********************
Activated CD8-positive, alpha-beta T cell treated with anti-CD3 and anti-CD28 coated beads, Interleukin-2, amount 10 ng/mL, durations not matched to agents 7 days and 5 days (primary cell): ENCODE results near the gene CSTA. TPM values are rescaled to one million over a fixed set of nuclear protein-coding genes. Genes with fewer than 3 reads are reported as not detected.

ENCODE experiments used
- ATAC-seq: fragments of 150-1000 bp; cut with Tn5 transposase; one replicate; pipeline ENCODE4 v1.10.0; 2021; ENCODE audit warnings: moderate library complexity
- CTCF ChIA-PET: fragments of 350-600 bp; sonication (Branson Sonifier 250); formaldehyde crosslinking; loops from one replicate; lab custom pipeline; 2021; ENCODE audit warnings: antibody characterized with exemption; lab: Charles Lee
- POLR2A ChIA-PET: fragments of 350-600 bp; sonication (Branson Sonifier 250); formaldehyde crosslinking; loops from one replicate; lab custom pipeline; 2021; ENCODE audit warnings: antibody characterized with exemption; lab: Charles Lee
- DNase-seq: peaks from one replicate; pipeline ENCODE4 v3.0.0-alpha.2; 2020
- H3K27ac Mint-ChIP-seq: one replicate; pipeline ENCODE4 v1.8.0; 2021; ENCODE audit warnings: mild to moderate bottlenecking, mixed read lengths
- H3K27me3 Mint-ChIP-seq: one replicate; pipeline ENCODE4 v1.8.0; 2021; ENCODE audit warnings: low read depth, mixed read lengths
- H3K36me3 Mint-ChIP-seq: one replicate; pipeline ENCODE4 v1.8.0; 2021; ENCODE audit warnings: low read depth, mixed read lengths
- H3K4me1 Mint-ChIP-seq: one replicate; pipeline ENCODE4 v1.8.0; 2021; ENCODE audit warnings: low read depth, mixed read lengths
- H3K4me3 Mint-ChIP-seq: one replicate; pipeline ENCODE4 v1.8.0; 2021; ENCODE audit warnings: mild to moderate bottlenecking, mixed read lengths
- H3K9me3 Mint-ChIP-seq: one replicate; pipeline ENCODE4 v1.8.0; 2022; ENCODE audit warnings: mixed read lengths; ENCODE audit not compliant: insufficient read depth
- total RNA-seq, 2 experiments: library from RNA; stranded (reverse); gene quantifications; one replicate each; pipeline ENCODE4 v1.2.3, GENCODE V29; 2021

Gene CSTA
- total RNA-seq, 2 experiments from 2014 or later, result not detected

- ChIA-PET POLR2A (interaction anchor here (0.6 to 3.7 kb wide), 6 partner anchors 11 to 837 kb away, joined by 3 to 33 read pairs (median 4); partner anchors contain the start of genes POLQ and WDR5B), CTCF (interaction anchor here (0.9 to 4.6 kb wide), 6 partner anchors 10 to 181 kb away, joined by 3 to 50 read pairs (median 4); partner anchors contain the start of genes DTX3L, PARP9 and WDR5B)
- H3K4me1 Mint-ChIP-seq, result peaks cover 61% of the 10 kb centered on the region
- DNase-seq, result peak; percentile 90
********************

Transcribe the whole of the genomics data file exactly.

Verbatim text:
Activated CD8-positive, alpha-beta T cell treated with anti-CD3 and anti-CD28 coated beads, Interleukin-2, amount 10 ng/mL, durations not matched to agents 7 days and 5 days (primary cell): ENCODE results near the gene CSTA. TPM values are rescaled to one million over a fixed set of nuclear protein-coding genes. Genes with fewer than 3 reads are reported as not detected.

ENCODE experiments used
- ATAC-seq: fragments of 150-1000 bp; cut with Tn5 transposase; one replicate; pipeline ENCODE4 v1.10.0; 2021; ENCODE audit warnings: moderate library complexity
- CTCF ChIA-PET: fragments of 350-600 bp; sonication (Branson Sonifier 250); formaldehyde crosslinking; loops from one replicate; lab custom pipeline; 2021; ENCODE audit warnings: antibody characterized with exemption; lab: Charles Lee
- POLR2A ChIA-PET: fragments of 350-600 bp; sonication (Branson Sonifier 250); formaldehyde crosslinking; loops from one replicate; lab custom pipeline; 2021; ENCODE audit warnings: antibody characterized with exemption; lab: Charles Lee
- DNase-seq: peaks from one replicate; pipeline ENCODE4 v3.0.0-alpha.2; 2020
- H3K27ac Mint-ChIP-seq: one replicate; pipeline ENCODE4 v1.8.0; 2021; ENCODE audit warnings: mild to moderate bottlenecking, mixed read lengths
- H3K27me3 Mint-ChIP-seq: one replicate; pipeline ENCODE4 v1.8.0; 2021; ENCODE audit warnings: low read depth, mixed read lengths
- H3K36me3 Mint-ChIP-seq: one replicate; pipeline ENCODE4 v1.8.0; 2021; ENCODE audit warnings: low read depth, mixed read lengths
- H3K4me1 Mint-ChIP-seq: one replicate; pipeline ENCODE4 v1.8.0; 2021; ENCODE audit warnings: low read depth, mixed read lengths
- H3K4me3 Mint-ChIP-seq: one replicate; pipeline ENCODE4 v1.8.0; 2021; ENCODE audit warnings: mild to moderate bottlenecking, mixed read lengths
- H3K9me3 Mint-ChIP-seq: one replicate; pipeline ENCODE4 v1.8.0; 2022; ENCODE audit warnings: mixed read lengths; ENCODE audit not compliant: insufficient read depth
- total RNA-seq, 2 experiments: library from RNA; stranded (reverse); gene quantifications; one replicate each; pipeline ENCODE4 v1.2.3, GENCODE V29; 2021

Gene CSTA
- total RNA-seq, 2 experiments from 2014 or later, result not detected

- ChIA-PET POLR2A (interaction anchor here (0.6 to 3.7 kb wide), 6 partner anchors 11 to 837 kb away, joined by 3 to 33 read pairs (median 4); partner anchors contain the start of genes POLQ and WDR5B), CTCF (interaction anchor here (0.9 to 4.6 kb wide), 6 partner anchors 10 to 181 kb away, joined by 3 to 50 read pairs (median 4); partner anchors contain the start of genes DTX3L, PARP9 and WDR5B)
- H3K4me1 Mint-ChIP-seq, result peaks cover 61% of the 10 kb centered on the region
- DNase-seq, result peak; percentile 90